This morning, my husband and I sent our 4-year-old son to school a little bit sick. His fever, which peaked at nearly 103 degrees a few days ago, had not returned, and his spryness had been fully restored. These factors were evidence enough of a recovery for my husband, who, like me, had been battling the same virus over the past few days and was eager to both get some rest and catch up on some work. I really wanted to agree with him, but I couldn’t get past our son’s teary, sunken eyes and snotty nose. Ultimately, I was paralyzed by indecision and deferred to my husband, who made our son’s lunch, got him dressed, and took him to school.
Was I complicit in an ultimately selfish calculation in sending my son to school, overvaluing the benefits to me and my husband as parents and undervaluing the potential negative effects to our son and his classmates and teachers? Or, as my husband insisted, was our son really fine?
According to a new NPR story about the often confounding process of deciding whether a slightly sick child should go to school, my husband was probably right. Reporter Katherine Hobson looks into the science behind this decision and discovers that sending an on-the-mend, but still not quite 100-percent, kid to school can be morally sound.
“The science really tells us that most disease is spread before the child gets sick,” pediatrician and pediatric emergency medicine physician Andrew Hashikawa told Hobson. He explained that, in a good many cases, keeping a child home is useful insofar as it helps the child recover, and not because it prevents others from catching whatever bug the child has. He points to the American Academy of Pediatrics’ guidelines for child care illness exclusions, which are surprisingly chill. The long list of conditions that they don’t see as being cause for keeping a child home includes: common colds; runny noses; watery, yellow or white discharge or crusting eye discharge without a fever; fever without any signs or symptoms of illness; pink eye; and a rash unaccompanied by a fever or behavioral changes. After reading this list, I will be sleeping better tonight.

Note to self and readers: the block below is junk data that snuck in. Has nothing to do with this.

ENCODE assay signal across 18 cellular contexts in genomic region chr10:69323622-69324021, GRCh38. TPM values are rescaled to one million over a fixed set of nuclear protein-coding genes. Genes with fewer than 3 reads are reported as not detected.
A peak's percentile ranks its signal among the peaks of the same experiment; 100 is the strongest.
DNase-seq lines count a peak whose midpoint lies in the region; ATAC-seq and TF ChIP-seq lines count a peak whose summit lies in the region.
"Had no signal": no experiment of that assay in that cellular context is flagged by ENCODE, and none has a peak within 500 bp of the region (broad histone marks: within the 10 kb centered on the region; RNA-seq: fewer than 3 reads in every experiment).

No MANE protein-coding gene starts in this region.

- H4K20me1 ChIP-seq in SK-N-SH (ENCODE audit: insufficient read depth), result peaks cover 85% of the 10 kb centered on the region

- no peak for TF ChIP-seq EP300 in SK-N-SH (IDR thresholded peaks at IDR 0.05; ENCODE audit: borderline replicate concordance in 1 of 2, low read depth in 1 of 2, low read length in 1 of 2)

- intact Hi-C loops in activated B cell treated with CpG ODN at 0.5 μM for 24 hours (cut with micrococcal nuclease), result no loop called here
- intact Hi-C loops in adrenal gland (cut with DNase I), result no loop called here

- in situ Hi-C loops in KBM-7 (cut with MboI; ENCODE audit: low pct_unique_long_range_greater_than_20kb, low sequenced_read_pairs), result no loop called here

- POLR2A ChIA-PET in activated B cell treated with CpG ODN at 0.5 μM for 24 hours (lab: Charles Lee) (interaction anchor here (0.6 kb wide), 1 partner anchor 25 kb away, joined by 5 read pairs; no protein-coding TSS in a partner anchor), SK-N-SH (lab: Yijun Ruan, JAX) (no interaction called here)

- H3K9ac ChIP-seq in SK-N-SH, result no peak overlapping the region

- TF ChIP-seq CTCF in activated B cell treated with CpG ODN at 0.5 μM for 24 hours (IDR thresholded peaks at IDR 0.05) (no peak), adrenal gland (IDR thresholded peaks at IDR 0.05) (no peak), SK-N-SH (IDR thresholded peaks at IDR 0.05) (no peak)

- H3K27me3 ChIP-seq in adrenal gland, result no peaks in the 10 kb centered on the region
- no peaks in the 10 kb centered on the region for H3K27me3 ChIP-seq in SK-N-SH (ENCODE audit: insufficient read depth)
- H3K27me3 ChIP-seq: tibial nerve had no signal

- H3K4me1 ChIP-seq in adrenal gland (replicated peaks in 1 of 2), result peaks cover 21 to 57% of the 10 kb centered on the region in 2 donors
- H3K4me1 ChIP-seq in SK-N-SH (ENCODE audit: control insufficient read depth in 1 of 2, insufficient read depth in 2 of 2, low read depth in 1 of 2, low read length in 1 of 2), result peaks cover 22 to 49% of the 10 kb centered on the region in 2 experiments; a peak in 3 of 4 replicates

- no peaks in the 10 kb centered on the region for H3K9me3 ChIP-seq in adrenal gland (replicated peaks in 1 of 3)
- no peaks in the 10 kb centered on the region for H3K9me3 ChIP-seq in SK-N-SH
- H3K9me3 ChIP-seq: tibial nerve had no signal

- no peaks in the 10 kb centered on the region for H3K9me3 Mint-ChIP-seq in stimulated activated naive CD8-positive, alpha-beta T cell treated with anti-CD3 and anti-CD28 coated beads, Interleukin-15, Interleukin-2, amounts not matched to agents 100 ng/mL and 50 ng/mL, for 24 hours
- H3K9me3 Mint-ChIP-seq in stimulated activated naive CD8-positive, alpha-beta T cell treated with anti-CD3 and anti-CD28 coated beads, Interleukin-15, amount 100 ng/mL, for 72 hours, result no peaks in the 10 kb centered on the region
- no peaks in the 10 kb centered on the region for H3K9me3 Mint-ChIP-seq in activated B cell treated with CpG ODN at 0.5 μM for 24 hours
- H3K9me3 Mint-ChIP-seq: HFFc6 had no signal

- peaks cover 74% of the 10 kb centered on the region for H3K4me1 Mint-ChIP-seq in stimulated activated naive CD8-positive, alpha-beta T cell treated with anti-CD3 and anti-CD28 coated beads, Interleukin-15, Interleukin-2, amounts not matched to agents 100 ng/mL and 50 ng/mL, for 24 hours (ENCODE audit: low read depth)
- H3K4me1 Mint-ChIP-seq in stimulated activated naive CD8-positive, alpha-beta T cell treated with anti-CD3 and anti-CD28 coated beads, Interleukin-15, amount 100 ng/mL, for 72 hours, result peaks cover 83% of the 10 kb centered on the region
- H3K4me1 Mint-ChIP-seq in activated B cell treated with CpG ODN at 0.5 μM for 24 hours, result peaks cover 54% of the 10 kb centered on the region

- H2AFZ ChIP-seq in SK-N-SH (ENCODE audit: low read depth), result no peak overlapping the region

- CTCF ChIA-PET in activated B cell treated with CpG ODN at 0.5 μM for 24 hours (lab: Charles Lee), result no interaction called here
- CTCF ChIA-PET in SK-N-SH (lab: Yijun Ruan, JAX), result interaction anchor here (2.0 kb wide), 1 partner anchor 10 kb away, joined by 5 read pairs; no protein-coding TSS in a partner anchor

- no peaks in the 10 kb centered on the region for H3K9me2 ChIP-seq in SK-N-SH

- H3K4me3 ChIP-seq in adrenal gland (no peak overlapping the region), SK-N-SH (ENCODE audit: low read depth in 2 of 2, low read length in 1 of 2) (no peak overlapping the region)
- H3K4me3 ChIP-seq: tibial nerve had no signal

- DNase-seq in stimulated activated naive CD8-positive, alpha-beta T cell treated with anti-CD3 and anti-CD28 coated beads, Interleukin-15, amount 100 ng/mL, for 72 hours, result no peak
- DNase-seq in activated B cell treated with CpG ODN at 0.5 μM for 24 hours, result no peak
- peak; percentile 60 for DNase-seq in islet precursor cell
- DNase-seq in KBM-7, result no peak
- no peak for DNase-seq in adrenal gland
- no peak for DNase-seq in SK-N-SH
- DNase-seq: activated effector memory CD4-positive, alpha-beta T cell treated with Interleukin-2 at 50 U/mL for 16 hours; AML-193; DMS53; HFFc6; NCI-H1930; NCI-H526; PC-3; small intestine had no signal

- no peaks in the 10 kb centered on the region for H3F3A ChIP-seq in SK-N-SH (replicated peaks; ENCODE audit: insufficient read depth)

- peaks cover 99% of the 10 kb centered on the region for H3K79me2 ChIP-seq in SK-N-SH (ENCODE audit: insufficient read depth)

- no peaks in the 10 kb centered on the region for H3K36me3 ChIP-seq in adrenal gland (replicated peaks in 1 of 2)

Unfortunately, as Hashikawa points out, many child care centers have far more restrictive exclusion policies than those recommended by the AAP and don’t allow children to come to or stay at school when they’re a little sick. This is hard for dual-income households, the number of which have more than doubled in recent decades, as there is no parent for whom the decision to stay home isn’t a complicated one. Unfortunately, most families resolve this modern-day predicament by resorting to the old world order: Moms are 10 times more likely than dads to skip work to care for an ill child. This happens because men and women both still see moms as the primary caretaker—even when moms work. Such a dynamic was at play this morning in our house; I felt both more responsible for our son and more worried that his preschool teachers would think I was a bad parent for sending him in snotty, subprime condition.
The decision whether or not to send a sick kid to school is even harder for the 52 percent of workers who aren’t guaranteed paid time off to take care of a family member. (Four in ten private sector workers, and nearly 80 percent of low-wage workers, don’t have paid sick days to take care of themselves, either.) For many of these parents, the decision to miss work and tend to a sick kid isn’t just a matter of potentially disappointing co-workers or superiors, but also of not being able to pay their rent at the end of the month. These parents are, unfortunately, incentivized both to go to work sick and to send their kids to school sick. According to the National Partnership for Women and Families, 23 percent of workers report having lost a job or being threatened with job loss for taking time off for a personal or family illness, and parents without paid sick days are twice as likely as parents with paid sick days to send a sick child to school or child care.
The absence of a universal paid sick leave policy affects us all. A paper published last year by National Bureau of Economic Research found that the flu rate “decreases significantly” when employees have access to paid sick days. A better world would be one in which keeping a sick child home is always an option, and taking a slightly sick one to school is never a source of guilt.